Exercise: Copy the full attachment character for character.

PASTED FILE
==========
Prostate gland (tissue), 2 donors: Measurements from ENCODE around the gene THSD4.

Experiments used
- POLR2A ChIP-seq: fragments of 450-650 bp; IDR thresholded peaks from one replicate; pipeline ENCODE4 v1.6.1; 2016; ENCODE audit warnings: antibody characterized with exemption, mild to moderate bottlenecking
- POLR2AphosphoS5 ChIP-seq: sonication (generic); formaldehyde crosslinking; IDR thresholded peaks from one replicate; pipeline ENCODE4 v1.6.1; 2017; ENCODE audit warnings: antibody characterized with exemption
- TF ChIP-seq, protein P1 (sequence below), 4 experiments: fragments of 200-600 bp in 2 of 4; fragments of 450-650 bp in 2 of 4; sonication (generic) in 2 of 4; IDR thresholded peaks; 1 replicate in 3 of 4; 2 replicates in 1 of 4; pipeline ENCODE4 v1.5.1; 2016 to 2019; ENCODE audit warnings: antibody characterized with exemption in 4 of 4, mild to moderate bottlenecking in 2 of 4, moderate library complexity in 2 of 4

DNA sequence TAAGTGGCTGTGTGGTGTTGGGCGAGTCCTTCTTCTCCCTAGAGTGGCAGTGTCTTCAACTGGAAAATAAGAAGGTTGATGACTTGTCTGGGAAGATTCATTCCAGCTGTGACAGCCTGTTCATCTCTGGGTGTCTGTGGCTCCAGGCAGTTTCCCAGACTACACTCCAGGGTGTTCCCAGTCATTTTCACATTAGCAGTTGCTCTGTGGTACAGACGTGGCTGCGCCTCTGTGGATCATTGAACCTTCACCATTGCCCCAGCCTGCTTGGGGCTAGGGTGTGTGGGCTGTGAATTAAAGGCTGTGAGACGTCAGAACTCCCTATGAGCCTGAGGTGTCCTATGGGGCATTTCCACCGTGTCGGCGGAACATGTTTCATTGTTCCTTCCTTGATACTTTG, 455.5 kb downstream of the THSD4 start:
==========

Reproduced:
Prostate gland (tissue), 2 donors: Measurements from ENCODE around the gene THSD4.

Experiments used
- POLR2A ChIP-seq: fragments of 450-650 bp; IDR thresholded peaks from one replicate; pipeline ENCODE4 v1.6.1; 2016; ENCODE audit warnings: antibody characterized with exemption, mild to moderate bottlenecking
- POLR2AphosphoS5 ChIP-seq: sonication (generic); formaldehyde crosslinking; IDR thresholded peaks from one replicate; pipeline ENCODE4 v1.6.1; 2017; ENCODE audit warnings: antibody characterized with exemption
- TF ChIP-seq, protein P1 (sequence below), 4 experiments: fragments of 200-600 bp in 2 of 4; fragments of 450-650 bp in 2 of 4; sonication (generic) in 2 of 4; IDR thresholded peaks; 1 replicate in 3 of 4; 2 replicates in 1 of 4; pipeline ENCODE4 v1.5.1; 2016 to 2019; ENCODE audit warnings: antibody characterized with exemption in 4 of 4, mild to moderate bottlenecking in 2 of 4, moderate library complexity in 2 of 4

DNA sequence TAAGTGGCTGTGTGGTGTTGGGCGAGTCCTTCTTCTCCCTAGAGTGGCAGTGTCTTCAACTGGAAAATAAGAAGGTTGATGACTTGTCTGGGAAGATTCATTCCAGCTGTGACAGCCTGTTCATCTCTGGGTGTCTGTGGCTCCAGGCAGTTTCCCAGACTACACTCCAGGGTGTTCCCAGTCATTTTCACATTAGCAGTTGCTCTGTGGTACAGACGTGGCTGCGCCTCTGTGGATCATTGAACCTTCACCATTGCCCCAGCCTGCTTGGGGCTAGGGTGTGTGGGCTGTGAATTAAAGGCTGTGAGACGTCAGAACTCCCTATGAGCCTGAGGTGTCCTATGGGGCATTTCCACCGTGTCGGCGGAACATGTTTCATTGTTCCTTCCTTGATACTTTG, 455.5 kb downstream of the THSD4 start: